Experts Helping Military Kids Deal With Loss of Parent
By Rudi Williams
American Forces Press Service
Houston, July 27, 2006
Experts with the Military Child Education Coalition are working to help military children deal with the death of a parent through a new initiative: "Living in the New Normal; Supporting Children through Trauma and Loss."
"In the schools, the children are able to enjoy a predictable environment. The educators are certainly able to assist children in very compassionate and caring ways," Patty Shinseki, a member of the coalition's Board of Directors, said.
The primary loss military children experience when a parent dies is often compounded by secondary losses, such as the need to relocate, the loss of the familiar military community and culture, and changes to their support network and friends, Shinseki wrote in a recent article. Shinseki chairs the committee working on the initiative. She said MCEC is grateful for the volunteers working on the project.
"The bottom line is that death is such a tough topic," committee member Marlene Lee said. "It makes people uncomfortable. It's difficult to talk about. It's something a lot of people avoid. ... How do you take this really tough, really uncomfortable topic that needs to be discussed and break that communications down in a way that helps educate people?"
Lee is an expert in "thanatology," the study of death, dying and grieving. Her book, "The Hero in My Pocket," is aimed at children affected by the loss of a member of the armed forces. "Whether we like it or not, we have to talk about issues related to death, dying and, as importantly, positive recovery," Lee said.
Karla Shinners, a counselor and expert in risk prevention for children, said the project will provide guidance to people around children who experience such a loss. "How do you explain it to the whole class if this child has experienced a loss?" Shinners said. "How long should the child be away from school? Should you send them right back to the classroom, or should they stay home for a little while? Should the child attend the memorial service?
"We have to look at the factors as to how to make that best decision to help a child," she said.
The initiative promotes "an environment of resilience and non-victimization of the military child," said Army Maj. Jeff Bergmann, who teaches psychology at the U.S. Military Academy, at West Point, N.Y. He is also a member of the program's committee.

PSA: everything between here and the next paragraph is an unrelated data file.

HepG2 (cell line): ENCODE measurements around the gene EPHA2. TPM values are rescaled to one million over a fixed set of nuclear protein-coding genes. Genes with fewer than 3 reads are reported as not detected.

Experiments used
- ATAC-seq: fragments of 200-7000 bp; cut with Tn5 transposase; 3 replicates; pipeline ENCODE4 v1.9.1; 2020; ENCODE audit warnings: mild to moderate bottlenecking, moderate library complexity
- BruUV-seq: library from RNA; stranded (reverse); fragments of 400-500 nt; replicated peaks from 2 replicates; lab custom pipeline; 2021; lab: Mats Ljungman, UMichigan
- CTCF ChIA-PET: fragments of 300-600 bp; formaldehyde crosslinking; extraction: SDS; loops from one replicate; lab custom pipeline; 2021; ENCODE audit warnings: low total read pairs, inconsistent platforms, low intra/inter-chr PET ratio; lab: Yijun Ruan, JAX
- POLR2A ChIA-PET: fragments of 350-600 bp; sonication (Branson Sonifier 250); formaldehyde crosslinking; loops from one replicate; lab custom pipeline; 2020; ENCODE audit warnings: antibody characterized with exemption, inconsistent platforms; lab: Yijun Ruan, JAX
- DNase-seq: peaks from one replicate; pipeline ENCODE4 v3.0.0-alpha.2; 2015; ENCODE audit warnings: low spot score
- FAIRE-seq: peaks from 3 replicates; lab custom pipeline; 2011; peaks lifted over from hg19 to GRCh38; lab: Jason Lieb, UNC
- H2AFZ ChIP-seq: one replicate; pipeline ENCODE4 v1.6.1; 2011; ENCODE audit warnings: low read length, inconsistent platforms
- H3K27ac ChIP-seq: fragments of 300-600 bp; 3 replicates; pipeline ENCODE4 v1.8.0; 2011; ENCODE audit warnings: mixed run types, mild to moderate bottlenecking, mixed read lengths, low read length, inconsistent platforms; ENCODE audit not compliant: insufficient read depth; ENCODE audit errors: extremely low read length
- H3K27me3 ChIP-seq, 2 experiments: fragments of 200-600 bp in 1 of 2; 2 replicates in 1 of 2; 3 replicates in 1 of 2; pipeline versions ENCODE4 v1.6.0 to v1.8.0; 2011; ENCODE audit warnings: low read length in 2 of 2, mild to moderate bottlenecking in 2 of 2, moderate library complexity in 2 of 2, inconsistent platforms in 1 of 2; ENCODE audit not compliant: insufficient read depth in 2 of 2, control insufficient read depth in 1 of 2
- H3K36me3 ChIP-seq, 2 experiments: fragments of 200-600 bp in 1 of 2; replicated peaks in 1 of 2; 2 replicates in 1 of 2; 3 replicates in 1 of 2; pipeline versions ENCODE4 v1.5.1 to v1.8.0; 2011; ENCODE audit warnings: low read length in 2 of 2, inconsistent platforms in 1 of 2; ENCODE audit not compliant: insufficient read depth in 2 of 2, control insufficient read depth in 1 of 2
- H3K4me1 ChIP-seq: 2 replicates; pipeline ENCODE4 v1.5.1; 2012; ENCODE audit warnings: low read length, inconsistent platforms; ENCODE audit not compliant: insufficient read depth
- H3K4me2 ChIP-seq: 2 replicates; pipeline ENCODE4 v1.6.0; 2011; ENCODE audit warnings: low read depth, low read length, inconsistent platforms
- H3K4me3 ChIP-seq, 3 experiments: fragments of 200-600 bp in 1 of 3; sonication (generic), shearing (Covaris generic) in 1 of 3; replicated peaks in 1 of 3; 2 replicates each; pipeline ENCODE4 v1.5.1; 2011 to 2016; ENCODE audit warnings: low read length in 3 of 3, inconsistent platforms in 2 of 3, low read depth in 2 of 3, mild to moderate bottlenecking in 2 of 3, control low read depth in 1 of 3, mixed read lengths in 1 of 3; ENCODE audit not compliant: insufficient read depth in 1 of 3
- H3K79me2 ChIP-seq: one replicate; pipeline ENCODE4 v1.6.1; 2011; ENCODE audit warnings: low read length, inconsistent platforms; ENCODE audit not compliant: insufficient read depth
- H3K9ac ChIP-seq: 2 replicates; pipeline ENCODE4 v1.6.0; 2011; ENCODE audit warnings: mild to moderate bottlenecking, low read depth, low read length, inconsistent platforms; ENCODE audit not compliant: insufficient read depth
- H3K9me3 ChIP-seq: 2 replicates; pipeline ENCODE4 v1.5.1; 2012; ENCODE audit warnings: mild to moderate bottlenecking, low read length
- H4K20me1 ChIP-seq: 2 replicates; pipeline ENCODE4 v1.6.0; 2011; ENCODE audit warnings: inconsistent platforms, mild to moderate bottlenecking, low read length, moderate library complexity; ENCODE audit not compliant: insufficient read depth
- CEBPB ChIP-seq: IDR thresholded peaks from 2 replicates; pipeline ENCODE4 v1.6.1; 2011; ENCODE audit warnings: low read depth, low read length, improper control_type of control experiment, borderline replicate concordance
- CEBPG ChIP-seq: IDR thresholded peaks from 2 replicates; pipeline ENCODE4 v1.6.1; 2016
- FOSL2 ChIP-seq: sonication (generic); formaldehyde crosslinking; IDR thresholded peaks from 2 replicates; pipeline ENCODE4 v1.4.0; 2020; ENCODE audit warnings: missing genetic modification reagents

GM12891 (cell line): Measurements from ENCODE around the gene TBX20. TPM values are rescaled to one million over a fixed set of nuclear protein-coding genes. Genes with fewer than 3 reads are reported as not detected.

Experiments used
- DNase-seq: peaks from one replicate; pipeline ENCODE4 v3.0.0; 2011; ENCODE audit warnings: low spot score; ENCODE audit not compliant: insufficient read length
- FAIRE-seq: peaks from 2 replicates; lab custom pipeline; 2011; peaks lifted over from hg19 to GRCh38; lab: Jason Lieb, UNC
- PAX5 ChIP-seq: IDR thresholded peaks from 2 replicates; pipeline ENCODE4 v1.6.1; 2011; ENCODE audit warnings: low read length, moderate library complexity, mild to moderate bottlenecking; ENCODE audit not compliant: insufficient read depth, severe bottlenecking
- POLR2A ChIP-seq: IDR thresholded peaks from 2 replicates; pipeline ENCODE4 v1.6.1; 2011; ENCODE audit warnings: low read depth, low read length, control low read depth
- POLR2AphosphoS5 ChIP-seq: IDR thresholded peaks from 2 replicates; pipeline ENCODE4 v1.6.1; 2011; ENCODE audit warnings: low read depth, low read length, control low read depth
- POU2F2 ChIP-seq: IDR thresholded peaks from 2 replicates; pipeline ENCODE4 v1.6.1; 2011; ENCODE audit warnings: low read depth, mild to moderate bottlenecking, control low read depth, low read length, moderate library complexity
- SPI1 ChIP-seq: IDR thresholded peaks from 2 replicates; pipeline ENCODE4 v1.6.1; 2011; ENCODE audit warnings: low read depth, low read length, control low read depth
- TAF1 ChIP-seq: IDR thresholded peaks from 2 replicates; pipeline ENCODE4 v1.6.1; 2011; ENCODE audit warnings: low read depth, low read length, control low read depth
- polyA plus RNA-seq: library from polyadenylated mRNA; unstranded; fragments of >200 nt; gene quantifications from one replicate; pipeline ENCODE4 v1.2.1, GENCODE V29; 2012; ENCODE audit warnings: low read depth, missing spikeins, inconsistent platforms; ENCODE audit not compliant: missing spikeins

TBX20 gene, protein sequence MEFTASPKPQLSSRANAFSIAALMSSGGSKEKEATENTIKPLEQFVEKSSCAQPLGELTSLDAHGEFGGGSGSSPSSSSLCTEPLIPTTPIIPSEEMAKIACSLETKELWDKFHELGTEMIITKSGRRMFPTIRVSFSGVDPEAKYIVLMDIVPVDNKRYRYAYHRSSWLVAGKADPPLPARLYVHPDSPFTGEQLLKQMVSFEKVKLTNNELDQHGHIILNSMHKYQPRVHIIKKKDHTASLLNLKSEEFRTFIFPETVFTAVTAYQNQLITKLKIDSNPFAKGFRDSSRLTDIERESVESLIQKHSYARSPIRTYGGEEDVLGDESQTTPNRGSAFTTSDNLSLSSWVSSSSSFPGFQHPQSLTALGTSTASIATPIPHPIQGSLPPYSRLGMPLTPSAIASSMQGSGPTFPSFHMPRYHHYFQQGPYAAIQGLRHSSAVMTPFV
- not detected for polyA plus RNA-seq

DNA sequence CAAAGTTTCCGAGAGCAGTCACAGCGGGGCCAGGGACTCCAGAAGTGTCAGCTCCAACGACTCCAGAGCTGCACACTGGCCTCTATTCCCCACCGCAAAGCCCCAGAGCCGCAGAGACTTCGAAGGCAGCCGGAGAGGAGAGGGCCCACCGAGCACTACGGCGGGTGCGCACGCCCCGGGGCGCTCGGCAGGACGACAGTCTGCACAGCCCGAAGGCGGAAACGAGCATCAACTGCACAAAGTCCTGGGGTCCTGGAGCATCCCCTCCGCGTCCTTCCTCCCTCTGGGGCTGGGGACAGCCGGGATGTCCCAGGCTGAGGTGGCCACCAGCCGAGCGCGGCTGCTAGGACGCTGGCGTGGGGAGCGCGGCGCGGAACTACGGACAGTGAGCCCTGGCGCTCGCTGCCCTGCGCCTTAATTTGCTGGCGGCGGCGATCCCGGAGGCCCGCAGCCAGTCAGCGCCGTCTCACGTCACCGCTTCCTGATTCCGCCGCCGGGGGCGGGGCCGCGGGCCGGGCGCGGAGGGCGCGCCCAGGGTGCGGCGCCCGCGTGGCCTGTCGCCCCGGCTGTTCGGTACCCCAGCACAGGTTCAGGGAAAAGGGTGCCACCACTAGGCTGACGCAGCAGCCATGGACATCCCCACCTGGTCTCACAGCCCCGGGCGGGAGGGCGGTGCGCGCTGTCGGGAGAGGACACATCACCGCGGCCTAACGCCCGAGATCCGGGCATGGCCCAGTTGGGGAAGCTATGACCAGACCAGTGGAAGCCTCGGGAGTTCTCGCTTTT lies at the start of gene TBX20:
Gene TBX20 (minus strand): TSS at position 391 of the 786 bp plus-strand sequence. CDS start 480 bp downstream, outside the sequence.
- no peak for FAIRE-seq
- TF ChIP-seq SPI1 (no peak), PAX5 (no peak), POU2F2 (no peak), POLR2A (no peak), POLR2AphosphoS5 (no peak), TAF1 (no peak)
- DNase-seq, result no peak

"Since I'm in the military, I ... educate the officers, noncommissioned officers and the future leadership about resources available from MCEC and specifically this initiative, 'Living in the New Normal,' because it's going to become increasingly important based on the global war on terrorism," he said.
The death of a military members leads to transition and dramatic change in families' and children's lives, retired Army Dr. (Col.) Stephen J. Cozza said. Also a member of the committee, Corza is associate director for child and family programs at the Center for Traumatic Stress, a part of the Uniformed Services University of the Health Sciences, in Bethesda, Md.
"During that change, there are certain vulnerabilities that families and children may be exposed to," Cozza said. "They have to figure out how to tolerate and reestablish their families in new places or new situations with the loss of a loved one."
Cozza said MCEC wants to support such children and families so they come out on the other end healthy, happy and adapted. "Part of what we want to do is to help rally the resources around children," he said. "MCEC is naturally well-suited for that because the educational setting is the setting of kids. The teachers will be the ones that kids spend most of their days with."
Cozza said he'd like to develop a transition packet that parents, children and schools can complete that transfers information from one school to the next. "The worse-case situation would be that a child goes to a new school and no one is aware of the special challenges or changes that have that have occurred in that family," he said.
He said some educators don't recognize that a child's behaviors, difficulty in learning or emotional state may be related to adverse events in their life.
Shinseki said the program will lead to a system of resources for educators and parents. "Some of the themes we're following acknowledge the wonderful positive attributes of our children."